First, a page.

Roasted, Baked, Boiled or Fried

POTATOES developed by Cornell University for New York farmers are generally multipurpose, low-starch, high-sugar varieties.

Adirondack Blues have blue-purple flesh and skin that lighten when cooked. Best roasted, they also hold moisture and shape in potato salad.

Adirondack Reds have red flesh and skin that also lighten after cooking. They’re best roasted or boiled.

Evas have white flesh that stands up to frying. Their creamy texture makes them good for mashing.

Keuka Golds are Cornell’s answer to Yukon Golds, with yellow flesh and skin. Their rich flavor makes them great mashed and roasted.

Lehigh is Cornell’s newest potato. It has yellow skin and flesh, but with a less pronounced flavor than Keukas. It stays firm when boiled and is good for potato salads.

Salems have white skin and flesh with a creamy texture and strong flavor. They’re good baked, roasted or mashed.

Cornell potatoes are sold by S. & S.O. Produce Farms of Goshen at the Union Square Greenmarket, and W. Rogowski sells them at their Pine Island farm and at Greenmarkets including those in Carroll Gardens and East New York in Brooklyn.

Sheldon Farms of Salem supplies them to many New York City restaurants, including Gramercy Tavern, Il Buco, Mas Farmhouse, Joe Doe, P. J. Clarke’s, BLT Prime, Momofuku Ssam Bar and Minetta Tavern in Manhattan, and Roberta’s Pizza, Northeast Kingdom, Marlow & Sons and Diner in Brooklyn. Cornell potatoes are served at Blue Hill in Greenwich Village and Blue Hill at Stone Barns in Westchester County.


How to make Chocolate Chip Cookies:

Preheat oven to 375 degrees. Pull out three baking sheets, and set aside.

Beat together butter, sugars, and egg until light and fluffy.

Add the vanilla, flour, salt, and baking soda. Beat just until combined.

Stir in the chocolate chips.

Scoop dough onto baking sheets. I used a #30 cookie scoop that holds 2 Tablespoons of dough.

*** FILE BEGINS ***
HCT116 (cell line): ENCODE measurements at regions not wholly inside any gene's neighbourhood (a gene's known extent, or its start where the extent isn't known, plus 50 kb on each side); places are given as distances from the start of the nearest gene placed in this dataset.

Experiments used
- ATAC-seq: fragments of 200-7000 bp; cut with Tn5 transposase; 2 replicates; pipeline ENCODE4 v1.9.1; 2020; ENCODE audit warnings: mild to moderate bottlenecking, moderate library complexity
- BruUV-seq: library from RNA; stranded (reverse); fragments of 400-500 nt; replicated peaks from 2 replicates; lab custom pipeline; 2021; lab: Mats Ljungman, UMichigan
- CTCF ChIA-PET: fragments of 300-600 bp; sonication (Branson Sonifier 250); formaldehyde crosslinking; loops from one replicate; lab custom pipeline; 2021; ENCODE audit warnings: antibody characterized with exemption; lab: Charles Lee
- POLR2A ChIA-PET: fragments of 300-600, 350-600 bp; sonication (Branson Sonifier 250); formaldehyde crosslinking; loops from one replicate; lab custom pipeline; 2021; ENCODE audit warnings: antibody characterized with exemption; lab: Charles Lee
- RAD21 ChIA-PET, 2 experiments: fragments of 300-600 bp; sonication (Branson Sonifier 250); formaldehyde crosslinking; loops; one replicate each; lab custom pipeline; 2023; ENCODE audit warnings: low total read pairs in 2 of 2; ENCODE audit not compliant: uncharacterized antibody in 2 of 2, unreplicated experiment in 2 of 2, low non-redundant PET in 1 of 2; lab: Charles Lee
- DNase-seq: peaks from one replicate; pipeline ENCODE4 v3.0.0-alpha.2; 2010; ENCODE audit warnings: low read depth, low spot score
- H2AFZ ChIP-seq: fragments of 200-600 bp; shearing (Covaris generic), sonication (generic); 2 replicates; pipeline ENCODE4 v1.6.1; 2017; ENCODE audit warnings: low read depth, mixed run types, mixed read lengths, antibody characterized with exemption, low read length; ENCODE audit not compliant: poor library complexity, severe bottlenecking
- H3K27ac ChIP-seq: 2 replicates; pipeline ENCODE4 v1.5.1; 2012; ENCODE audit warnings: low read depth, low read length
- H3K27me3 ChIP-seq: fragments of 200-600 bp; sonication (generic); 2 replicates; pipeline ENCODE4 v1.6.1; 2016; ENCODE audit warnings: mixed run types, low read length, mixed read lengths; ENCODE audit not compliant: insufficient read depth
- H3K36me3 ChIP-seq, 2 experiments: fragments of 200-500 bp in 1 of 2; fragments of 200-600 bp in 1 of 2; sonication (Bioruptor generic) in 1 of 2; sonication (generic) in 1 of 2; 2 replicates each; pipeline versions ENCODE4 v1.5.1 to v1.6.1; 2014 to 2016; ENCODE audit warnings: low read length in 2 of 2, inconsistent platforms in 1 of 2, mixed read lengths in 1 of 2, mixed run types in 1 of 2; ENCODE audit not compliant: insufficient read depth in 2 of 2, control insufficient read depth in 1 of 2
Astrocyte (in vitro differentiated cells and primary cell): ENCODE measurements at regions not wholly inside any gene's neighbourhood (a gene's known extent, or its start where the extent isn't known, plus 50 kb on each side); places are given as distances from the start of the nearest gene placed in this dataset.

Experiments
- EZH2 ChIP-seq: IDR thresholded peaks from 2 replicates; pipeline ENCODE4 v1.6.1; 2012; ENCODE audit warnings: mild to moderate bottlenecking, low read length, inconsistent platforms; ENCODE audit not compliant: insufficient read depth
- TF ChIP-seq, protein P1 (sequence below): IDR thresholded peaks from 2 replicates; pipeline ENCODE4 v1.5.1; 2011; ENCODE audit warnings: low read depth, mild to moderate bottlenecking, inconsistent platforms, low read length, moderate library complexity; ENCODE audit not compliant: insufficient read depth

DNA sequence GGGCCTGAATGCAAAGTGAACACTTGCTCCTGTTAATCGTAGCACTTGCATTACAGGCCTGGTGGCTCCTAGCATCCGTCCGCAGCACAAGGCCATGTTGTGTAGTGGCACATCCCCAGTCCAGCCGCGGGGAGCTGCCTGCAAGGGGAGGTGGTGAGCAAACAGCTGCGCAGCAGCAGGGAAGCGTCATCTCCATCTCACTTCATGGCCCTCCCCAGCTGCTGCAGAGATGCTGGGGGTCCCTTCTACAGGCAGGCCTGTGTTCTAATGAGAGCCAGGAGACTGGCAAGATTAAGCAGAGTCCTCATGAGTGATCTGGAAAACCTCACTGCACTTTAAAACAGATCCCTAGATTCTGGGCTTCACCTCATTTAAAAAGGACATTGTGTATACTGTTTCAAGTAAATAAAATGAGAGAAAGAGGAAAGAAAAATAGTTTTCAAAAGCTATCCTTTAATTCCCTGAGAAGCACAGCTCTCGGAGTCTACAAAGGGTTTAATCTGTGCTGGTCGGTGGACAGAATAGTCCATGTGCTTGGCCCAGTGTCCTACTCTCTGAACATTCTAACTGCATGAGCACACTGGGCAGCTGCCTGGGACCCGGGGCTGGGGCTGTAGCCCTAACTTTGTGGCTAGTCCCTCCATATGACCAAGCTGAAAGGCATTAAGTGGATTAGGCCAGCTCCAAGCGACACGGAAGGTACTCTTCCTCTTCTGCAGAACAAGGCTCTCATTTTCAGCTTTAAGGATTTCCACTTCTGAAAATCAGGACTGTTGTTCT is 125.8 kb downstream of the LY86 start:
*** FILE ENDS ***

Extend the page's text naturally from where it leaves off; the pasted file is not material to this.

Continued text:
Bake until edges are golden brown and the centers are set, about 14 minutes. Remove from oven and let cool on the baking sheet for 10 minutes. Continue baking addition cookies.

Remove cookies to a wire cooling rack and cool completely, or eat warm!

Cassi was in heaven! She kept asking me what I did differently this time? Nothing, they are exactly the same. oh wait, except for the organic brown sugar. If you use organic brown sugar, it will crystallize within the cookies for a little added crunch. I'm sure Alton Brown could explain why, but suffice it to say, they were a huge hit!


Chef Town 4+

There's a new Chef in Town! Grow ingredients, unlock recipes, prepare meals, unlock craft stores, recruit staff and grow your own restaurant from rags to riches!

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There’s a new chef in town!
And it’s you! But that will be just one of your many roles!
A budding but faltering restaurant business was left in your care, and it will take all you’ve got to really get it off the ground and make it work. Become a cook, a chef, a manager, an organizer, a provider!

Yes, it’s up to you to start from scratch, run your own restaurant and raise it from rags to riches! It will be quite an adventure!

GROW YOUR OWN INGREDIENTS!